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Re: Action Item - Part I: WSRX and MEP signaling on the wire (clarification)

From: John Kemp <john.kemp@nokia.com>
Date: Thu, 12 Jan 2006 20:03:28 -0500
Message-Id: <A76C4A1A-9816-40C7-9281-C83D77BA0B92@nokia.com>
Cc: David Hull <dmh@tibco.com>, xml-dist-app@w3.org
To: "ext Mark Baker" <distobj@acm.org>

On Jan 12, 2006, at 5:28 PM, ext Mark Baker wrote:

>
> On 1/11/06, David Hull <dmh@tibco.com> wrote:
>>> still impact HTTP intermediaries, in particular in this case,
>>> firewalls, which require knowing what's a request and what's a
>>> response to do their job properly. Consider that if SOAP requests
>>> could arrive as HTTP responses (PAOS anyone?), that this would be a
>>> serious security problem.
>>
>>  At the risk of sounding repetitious, what do you see as the  
>> security (or
>> other) problem?
>
> Well, the job of the firewall is to restrict access to services
> situated behind it, which it does by, amoungst other things, limiting
> the kinds of requests that can be made of these services.  In order to
> be able to do that, it has to be able to identify all messages which
> are requests.  Now, if a request is tunneled through a response, then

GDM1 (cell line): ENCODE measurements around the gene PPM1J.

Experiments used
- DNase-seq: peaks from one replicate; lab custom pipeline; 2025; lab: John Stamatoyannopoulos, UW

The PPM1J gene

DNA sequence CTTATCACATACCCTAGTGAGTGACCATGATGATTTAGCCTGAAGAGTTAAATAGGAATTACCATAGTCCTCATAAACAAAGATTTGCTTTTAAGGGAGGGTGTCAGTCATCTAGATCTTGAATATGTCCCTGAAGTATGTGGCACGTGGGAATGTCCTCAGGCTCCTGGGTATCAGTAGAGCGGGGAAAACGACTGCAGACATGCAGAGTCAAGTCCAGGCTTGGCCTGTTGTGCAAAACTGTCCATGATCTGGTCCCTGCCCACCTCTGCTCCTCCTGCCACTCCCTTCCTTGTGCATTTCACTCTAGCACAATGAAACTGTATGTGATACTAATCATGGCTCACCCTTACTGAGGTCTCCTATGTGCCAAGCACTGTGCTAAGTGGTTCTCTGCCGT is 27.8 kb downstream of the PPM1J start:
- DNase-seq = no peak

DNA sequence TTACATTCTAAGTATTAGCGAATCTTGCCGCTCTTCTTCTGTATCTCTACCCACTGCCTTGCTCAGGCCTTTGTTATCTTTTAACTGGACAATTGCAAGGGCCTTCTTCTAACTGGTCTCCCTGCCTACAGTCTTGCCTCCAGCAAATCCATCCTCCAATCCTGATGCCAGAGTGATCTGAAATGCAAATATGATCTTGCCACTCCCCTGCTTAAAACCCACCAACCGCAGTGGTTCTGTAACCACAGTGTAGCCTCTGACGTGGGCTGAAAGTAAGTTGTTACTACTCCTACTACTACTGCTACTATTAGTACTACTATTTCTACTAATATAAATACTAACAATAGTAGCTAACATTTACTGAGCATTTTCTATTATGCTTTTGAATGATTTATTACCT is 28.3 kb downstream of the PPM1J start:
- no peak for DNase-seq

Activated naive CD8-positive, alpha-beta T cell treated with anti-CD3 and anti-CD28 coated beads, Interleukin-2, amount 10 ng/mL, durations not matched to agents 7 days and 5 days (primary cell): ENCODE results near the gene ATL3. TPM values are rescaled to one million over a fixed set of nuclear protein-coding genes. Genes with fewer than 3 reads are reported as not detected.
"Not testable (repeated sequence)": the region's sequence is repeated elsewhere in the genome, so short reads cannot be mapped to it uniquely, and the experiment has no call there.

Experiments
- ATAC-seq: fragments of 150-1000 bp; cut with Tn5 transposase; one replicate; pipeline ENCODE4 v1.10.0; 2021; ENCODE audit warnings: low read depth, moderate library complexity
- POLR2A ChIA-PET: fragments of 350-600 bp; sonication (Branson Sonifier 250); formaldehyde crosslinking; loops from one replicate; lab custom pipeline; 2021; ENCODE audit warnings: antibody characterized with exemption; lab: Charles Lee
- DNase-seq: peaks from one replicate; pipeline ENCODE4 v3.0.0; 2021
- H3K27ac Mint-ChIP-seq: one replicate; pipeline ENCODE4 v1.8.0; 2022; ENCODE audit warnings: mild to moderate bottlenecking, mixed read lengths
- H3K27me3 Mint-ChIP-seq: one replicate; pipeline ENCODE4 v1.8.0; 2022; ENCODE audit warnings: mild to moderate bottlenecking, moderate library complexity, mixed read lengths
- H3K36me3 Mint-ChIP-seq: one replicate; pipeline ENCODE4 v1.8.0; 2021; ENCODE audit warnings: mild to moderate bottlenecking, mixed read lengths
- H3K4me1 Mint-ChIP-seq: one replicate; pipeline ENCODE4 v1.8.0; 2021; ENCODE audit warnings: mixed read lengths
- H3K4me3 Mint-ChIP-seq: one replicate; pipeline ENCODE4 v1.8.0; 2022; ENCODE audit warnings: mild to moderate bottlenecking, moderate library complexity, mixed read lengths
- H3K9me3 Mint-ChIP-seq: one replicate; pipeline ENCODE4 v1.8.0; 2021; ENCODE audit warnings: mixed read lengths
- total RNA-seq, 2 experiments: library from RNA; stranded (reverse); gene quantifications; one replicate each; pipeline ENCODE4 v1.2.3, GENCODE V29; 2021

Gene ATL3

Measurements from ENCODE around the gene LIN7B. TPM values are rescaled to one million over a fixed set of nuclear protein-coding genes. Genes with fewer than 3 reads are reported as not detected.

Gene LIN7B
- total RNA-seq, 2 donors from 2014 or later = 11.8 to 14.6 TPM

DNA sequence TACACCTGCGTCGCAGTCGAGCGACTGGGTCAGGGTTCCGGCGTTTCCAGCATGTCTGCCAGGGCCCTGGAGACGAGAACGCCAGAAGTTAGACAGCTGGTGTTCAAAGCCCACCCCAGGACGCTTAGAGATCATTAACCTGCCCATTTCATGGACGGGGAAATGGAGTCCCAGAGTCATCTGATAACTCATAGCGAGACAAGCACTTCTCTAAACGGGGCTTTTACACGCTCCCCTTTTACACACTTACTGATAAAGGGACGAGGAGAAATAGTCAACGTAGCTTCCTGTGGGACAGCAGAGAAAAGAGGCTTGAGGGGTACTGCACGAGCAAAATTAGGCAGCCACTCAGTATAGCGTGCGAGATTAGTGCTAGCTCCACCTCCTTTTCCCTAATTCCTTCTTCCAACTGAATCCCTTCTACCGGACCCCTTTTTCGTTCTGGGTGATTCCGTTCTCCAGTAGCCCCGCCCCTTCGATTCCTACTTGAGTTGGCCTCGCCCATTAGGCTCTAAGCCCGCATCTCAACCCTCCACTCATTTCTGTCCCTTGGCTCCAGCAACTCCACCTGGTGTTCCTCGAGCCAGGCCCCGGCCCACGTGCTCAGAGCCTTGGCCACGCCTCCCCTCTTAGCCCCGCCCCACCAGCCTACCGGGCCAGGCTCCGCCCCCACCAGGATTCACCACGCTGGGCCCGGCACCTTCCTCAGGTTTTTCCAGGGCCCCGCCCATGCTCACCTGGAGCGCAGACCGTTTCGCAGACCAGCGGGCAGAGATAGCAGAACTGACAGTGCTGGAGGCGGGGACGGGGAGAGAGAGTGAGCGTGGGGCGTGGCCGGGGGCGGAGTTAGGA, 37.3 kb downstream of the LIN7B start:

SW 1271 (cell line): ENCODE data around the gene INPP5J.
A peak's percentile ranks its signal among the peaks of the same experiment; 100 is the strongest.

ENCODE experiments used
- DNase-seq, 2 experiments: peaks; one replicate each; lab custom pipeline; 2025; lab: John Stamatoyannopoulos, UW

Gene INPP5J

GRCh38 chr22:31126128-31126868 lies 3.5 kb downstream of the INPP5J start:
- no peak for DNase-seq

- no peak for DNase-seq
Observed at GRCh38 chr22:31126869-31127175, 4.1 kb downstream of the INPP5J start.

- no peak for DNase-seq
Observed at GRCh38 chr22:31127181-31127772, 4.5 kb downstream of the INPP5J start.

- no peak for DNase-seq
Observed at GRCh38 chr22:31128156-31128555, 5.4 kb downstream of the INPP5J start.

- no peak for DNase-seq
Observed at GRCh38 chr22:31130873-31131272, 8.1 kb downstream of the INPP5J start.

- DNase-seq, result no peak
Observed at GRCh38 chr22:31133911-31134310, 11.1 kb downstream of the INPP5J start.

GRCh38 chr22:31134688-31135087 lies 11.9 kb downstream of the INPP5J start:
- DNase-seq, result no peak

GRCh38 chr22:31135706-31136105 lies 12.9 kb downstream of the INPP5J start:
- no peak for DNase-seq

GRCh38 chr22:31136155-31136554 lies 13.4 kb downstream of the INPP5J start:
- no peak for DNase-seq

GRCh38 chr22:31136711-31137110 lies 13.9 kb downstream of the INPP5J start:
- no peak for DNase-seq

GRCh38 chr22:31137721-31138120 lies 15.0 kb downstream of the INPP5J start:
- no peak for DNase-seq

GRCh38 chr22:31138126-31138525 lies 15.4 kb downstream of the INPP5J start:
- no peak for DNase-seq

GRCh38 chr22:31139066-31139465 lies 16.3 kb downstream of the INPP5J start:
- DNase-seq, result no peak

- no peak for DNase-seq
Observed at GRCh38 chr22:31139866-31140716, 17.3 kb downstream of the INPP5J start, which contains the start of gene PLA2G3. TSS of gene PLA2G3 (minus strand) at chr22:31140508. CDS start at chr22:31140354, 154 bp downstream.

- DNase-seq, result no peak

> it will not see it, thereby enabling that request to bypass the access
> restrictions that the firewall is applying (or trying to).

Firewalls certainly come in different varieties, and some will be  
smarter than others. But as something to which a SOAP message has  
been dispatched (whether it's a SOAP request or a SOAP response) why  
is it any more of a security risk to be dispatched a (SOAP) request  
message that was in response to an (HTTP) message I sent than it is  
to get a SOAP response to a SOAP request I sent? From a course- 
grained firewall (one that doesn't inspect the contents of the HTTP  
response I guess) perspective, the HTTP response is still related to  
the request that was sent, and the HTTP response is sent back to the  
agent that initiated the HTTP request -- in both cases.

Speaking only to the PAOS question, I would note that the user agent  
receiving the HTTP response here will have explicitly advertised the  
service it offers specifically to the HTTP server with which it is  
interacting (via the PAOS HTTP header, during the HTTP request),  
making this more secure in some respects than the reception of an  
unsolicited SOAP request, which was not initiated by some action at  
the associated user agent (such as the user explicitly requesting  
some URL).

Cheers,

- JohnK
Received on Friday, 13 January 2006 01:04:04 GMT

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